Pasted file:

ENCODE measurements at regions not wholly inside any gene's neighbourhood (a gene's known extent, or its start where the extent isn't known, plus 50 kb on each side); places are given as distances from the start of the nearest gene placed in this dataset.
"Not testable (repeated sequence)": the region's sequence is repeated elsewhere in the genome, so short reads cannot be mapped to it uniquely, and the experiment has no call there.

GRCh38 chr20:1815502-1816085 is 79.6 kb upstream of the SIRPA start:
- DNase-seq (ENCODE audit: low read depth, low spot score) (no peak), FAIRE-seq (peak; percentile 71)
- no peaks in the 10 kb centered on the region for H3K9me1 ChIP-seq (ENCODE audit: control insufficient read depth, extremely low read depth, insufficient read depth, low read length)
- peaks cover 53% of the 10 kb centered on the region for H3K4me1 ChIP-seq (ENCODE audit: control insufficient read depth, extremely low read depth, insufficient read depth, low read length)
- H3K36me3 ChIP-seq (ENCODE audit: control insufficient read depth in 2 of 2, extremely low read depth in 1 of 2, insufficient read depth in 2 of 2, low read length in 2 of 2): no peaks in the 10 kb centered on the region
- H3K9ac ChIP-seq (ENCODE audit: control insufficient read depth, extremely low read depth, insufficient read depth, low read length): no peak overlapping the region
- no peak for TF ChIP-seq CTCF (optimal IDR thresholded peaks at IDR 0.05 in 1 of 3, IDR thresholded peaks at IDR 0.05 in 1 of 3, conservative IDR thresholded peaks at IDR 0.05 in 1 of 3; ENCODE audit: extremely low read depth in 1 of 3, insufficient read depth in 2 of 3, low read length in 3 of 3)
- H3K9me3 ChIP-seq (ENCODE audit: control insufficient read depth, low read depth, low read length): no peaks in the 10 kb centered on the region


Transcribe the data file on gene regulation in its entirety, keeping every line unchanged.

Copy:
ENCODE measurements at regions not wholly inside any gene's neighbourhood (a gene's known extent, or its start where the extent isn't known, plus 50 kb on each side); places are given as distances from the start of the nearest gene placed in this dataset.
"Not testable (repeated sequence)": the region's sequence is repeated elsewhere in the genome, so short reads cannot be mapped to it uniquely, and the experiment has no call there.

GRCh38 chr20:1815502-1816085 is 79.6 kb upstream of the SIRPA start:
- DNase-seq (ENCODE audit: low read depth, low spot score) (no peak), FAIRE-seq (peak; percentile 71)
- no peaks in the 10 kb centered on the region for H3K9me1 ChIP-seq (ENCODE audit: control insufficient read depth, extremely low read depth, insufficient read depth, low read length)
- peaks cover 53% of the 10 kb centered on the region for H3K4me1 ChIP-seq (ENCODE audit: control insufficient read depth, extremely low read depth, insufficient read depth, low read length)
- H3K36me3 ChIP-seq (ENCODE audit: control insufficient read depth in 2 of 2, extremely low read depth in 1 of 2, insufficient read depth in 2 of 2, low read length in 2 of 2): no peaks in the 10 kb centered on the region
- H3K9ac ChIP-seq (ENCODE audit: control insufficient read depth, extremely low read depth, insufficient read depth, low read length): no peak overlapping the region
- no peak for TF ChIP-seq CTCF (optimal IDR thresholded peaks at IDR 0.05 in 1 of 3, IDR thresholded peaks at IDR 0.05 in 1 of 3, conservative IDR thresholded peaks at IDR 0.05 in 1 of 3; ENCODE audit: extremely low read depth in 1 of 3, insufficient read depth in 2 of 3, low read length in 3 of 3)
- H3K9me3 ChIP-seq (ENCODE audit: control insufficient read depth, low read depth, low read length): no peaks in the 10 kb centered on the region